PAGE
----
National 16.8.2016 06:40 am

Reverend to chair team to fix the SAPS

Police Minister Nkosinathi Nhleko at the SA Police Service Training
Academy in Pretoria. Picture: Jacques Nelles

Police Minister Nkosinathi Nhleko at the SA Police Service Training Academy in Pretoria. Picture: Jacques Nelles

Police Minister Nkosinathi Nhleko yesterday announced a ministerial police transformation task team to investigate the SA Police Service and its policies.

This team follows the recommendations by the Marikana Commission of Inquiry, led by retired Judge Ian Farlam, into the matters of public, national and international concern arising out of the tragic incidents at the Lonmin Mine in Marikana, North West, where 44 people were killed between August 11 and 16 in 2012.

The police came under scrutiny after the massacre, and the Farlam commission raised serious concerns over their conduct. Nhleko told reporters at the Tshwane Police Training Academy in Pretoria the team would report directly to him.

Chaired by Reverend Vukile Mehana, the team will revise and amend all prescripts relevant to Public Order Policing (POP) and investigate the world’s best practices and measures available for use – without resorting to the use of weapons capable of automatic fire – where POP methods are inadequate.

The commission’s report adds that the recommendations by the National Planning Commission (responsible for the National Development Plan) for the demilitarisation and professionalising of the police should be implemented as a matter of priority.

Nhleko established the panel of experts, officially introduced on April 29. It will function under the guidance and chairpersonship of Police Deputy Minister Maggie Sotyu.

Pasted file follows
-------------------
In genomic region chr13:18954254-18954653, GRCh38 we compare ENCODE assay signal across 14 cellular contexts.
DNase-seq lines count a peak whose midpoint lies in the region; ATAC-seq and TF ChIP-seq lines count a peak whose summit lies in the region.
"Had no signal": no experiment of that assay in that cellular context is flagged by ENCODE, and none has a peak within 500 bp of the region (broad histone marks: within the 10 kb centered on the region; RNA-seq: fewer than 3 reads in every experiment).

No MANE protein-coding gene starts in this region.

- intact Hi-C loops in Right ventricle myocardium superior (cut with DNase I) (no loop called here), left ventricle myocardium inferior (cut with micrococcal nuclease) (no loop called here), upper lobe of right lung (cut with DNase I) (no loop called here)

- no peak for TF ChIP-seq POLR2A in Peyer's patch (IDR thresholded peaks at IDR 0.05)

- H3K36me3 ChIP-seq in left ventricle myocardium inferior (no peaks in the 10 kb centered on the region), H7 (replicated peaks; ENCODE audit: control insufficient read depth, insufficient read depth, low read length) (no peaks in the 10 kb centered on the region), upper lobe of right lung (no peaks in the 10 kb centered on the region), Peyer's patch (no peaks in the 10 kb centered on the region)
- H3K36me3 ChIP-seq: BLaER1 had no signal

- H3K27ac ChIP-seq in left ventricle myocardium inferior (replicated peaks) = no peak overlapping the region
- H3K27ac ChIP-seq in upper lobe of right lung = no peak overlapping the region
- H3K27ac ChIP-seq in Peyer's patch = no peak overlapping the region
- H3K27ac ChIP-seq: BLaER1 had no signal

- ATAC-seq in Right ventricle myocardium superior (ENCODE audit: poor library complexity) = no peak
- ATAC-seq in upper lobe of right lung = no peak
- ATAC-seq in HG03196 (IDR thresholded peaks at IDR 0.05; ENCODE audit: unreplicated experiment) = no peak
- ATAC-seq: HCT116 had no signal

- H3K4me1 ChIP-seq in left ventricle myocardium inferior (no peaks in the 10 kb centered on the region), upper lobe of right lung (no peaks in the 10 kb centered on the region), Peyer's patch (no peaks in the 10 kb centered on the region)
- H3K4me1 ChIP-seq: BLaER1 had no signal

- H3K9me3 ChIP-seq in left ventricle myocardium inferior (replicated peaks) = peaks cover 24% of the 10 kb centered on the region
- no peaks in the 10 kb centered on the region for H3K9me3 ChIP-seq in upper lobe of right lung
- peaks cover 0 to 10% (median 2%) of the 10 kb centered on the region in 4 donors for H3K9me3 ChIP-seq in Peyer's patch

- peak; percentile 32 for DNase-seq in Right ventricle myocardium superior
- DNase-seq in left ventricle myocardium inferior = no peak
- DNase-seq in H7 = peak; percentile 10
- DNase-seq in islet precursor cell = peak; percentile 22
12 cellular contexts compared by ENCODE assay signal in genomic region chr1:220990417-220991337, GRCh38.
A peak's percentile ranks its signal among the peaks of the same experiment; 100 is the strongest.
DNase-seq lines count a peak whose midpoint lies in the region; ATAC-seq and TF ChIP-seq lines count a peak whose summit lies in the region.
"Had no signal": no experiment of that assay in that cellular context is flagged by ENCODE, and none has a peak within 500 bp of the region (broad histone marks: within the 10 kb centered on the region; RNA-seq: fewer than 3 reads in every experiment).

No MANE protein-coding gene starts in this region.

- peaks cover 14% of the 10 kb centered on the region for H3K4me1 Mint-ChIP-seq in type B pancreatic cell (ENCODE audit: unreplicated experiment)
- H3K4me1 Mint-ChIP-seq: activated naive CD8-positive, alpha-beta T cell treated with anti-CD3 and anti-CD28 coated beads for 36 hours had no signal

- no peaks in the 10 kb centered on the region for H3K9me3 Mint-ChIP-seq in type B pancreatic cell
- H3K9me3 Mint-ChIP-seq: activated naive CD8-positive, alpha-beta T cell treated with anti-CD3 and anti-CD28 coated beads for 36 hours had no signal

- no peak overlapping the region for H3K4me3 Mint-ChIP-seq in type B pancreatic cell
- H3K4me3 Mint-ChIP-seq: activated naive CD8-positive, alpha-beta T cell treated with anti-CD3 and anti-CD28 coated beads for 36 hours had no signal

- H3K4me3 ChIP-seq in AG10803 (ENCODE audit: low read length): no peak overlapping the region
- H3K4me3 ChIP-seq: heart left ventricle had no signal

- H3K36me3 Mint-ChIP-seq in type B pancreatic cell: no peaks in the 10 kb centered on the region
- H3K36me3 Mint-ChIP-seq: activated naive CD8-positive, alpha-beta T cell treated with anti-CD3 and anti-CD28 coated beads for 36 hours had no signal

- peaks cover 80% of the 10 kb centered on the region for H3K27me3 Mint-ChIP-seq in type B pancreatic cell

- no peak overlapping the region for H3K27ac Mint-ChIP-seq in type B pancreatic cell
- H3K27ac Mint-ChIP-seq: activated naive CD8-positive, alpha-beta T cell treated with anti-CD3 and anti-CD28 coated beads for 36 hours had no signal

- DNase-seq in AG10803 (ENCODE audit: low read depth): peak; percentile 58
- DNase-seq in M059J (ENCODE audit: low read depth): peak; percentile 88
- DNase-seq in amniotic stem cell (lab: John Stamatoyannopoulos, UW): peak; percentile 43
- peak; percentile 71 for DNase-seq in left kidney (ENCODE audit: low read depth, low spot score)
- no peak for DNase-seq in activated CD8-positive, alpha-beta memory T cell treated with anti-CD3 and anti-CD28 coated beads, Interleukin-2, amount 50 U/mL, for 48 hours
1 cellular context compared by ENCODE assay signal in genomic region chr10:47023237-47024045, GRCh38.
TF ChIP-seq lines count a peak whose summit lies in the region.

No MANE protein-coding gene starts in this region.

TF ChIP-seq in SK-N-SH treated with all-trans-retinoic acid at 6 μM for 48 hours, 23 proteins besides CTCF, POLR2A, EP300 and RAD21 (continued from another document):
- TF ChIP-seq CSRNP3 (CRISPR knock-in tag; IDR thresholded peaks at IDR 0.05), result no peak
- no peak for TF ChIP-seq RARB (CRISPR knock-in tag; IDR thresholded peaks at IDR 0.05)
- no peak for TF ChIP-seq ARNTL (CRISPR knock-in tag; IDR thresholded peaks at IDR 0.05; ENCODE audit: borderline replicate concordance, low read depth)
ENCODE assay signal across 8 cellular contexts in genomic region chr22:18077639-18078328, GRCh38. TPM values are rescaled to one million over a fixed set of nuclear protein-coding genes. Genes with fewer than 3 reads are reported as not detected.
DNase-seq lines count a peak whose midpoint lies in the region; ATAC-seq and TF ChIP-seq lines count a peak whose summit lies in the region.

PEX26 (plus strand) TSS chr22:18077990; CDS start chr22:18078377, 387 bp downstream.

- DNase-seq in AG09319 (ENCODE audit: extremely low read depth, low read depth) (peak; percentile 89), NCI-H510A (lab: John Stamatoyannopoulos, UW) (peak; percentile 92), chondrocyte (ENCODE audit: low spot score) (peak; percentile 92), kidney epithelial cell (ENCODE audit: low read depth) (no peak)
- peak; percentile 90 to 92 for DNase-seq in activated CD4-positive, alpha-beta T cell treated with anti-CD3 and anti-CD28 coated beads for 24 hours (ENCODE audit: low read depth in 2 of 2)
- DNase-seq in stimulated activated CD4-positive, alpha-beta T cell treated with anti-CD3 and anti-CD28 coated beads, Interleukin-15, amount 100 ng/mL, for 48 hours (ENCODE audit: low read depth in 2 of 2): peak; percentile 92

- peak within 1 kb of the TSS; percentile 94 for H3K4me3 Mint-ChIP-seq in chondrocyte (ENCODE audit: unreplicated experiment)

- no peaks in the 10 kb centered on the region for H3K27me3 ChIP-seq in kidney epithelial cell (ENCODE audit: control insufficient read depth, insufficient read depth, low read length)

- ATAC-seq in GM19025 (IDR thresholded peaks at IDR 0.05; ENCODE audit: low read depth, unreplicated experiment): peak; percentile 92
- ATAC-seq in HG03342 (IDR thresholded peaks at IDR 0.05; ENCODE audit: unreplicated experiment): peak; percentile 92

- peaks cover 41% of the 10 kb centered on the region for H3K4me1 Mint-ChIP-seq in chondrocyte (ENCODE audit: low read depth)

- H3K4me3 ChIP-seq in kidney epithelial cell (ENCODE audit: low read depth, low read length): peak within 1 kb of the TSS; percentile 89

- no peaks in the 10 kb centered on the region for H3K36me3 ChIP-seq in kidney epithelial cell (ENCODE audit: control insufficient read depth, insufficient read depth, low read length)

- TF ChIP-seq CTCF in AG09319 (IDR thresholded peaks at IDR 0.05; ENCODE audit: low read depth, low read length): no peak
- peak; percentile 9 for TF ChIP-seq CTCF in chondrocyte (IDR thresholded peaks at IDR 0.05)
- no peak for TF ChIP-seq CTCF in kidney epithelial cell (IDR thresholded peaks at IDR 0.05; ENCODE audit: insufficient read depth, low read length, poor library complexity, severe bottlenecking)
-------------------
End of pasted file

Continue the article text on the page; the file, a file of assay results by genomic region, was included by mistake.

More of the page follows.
The mandate of the team is applicable to the National Development Plan’s vision of professionalising and demilitarising the police by reviewing the force’s department policies, national instructions, standing orders and operational standards.

The police officers’ working environment, their living conditions, career progression and dependants’ livelihood when officers either retire or die will form a huge part of the investigation.

Sotyu said police should not be up against brick walls when trying to buy a house.

“They go to the bank and don’t qualify; they also don’t qualify for RDP houses because of how much they earn,” Sotyu said.

She said they would also look into medical assistance after police officers retired, and look at their salaries and how they compared to other countries.

Sotyu said the current policies were old and unfair.

The entire process will run until 2017, but it does not mean policies will not be amended or implemented until then.

Nhleko said emphasis would be made on the wellbeing of the officers.

“What happened in Marikana at the #FeesMustFall and #AfrikaansMustFall protests was traumatic for the officers, and we need to make sure we talk to them,” Nhleko said.

 

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